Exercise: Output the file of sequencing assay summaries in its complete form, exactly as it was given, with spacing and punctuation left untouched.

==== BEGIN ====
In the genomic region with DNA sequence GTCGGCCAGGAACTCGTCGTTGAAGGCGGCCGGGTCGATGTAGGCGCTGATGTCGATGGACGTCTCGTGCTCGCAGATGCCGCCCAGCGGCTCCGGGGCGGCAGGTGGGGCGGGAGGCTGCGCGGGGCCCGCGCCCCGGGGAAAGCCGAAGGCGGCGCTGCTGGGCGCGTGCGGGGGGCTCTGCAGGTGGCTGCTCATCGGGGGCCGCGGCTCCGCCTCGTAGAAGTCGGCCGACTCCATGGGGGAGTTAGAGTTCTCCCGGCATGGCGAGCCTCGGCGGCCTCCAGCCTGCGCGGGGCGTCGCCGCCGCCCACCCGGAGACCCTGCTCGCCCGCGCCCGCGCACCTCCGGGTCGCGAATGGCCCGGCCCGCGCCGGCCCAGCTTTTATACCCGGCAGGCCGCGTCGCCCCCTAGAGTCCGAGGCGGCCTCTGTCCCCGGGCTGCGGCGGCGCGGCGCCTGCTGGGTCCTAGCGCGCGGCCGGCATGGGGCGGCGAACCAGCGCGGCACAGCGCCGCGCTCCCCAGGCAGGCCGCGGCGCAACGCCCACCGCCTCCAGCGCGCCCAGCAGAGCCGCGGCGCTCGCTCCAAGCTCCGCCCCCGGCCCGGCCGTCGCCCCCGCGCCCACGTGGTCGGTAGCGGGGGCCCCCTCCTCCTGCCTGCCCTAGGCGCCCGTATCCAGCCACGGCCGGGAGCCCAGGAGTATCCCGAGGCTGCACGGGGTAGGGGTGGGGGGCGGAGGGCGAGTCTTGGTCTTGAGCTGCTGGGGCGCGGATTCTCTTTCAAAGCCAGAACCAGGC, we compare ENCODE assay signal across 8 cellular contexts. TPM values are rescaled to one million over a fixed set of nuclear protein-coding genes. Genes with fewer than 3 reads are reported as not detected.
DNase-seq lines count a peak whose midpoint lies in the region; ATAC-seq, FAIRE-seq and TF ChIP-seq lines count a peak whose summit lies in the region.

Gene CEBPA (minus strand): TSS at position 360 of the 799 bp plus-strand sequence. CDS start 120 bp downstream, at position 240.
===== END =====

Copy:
In the genomic region with DNA sequence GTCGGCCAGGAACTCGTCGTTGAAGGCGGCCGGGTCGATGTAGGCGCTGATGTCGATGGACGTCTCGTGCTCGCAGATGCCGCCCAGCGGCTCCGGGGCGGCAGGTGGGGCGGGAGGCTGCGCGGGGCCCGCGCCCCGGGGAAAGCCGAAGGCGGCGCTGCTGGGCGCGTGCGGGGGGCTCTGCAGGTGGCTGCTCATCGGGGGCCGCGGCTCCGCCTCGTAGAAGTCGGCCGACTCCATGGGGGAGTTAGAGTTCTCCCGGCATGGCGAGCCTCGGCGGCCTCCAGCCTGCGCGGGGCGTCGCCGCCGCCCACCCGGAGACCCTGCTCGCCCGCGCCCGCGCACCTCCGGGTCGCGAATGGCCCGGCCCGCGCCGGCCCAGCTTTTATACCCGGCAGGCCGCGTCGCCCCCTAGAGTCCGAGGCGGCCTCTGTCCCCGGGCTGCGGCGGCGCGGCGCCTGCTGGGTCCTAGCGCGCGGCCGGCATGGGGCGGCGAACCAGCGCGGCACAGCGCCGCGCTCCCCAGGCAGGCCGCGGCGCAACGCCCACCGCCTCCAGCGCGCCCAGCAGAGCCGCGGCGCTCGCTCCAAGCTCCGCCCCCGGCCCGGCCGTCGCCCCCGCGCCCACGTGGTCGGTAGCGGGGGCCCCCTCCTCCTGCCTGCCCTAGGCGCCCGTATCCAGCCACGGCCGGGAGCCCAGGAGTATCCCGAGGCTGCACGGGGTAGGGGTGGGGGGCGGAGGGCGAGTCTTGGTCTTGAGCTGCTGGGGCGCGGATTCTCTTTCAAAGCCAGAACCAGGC, we compare ENCODE assay signal across 8 cellular contexts. TPM values are rescaled to one million over a fixed set of nuclear protein-coding genes. Genes with fewer than 3 reads are reported as not detected.
DNase-seq lines count a peak whose midpoint lies in the region; ATAC-seq, FAIRE-seq and TF ChIP-seq lines count a peak whose summit lies in the region.

Gene CEBPA (minus strand): TSS at position 360 of the 799 bp plus-strand sequence. CDS start 120 bp downstream, at position 240.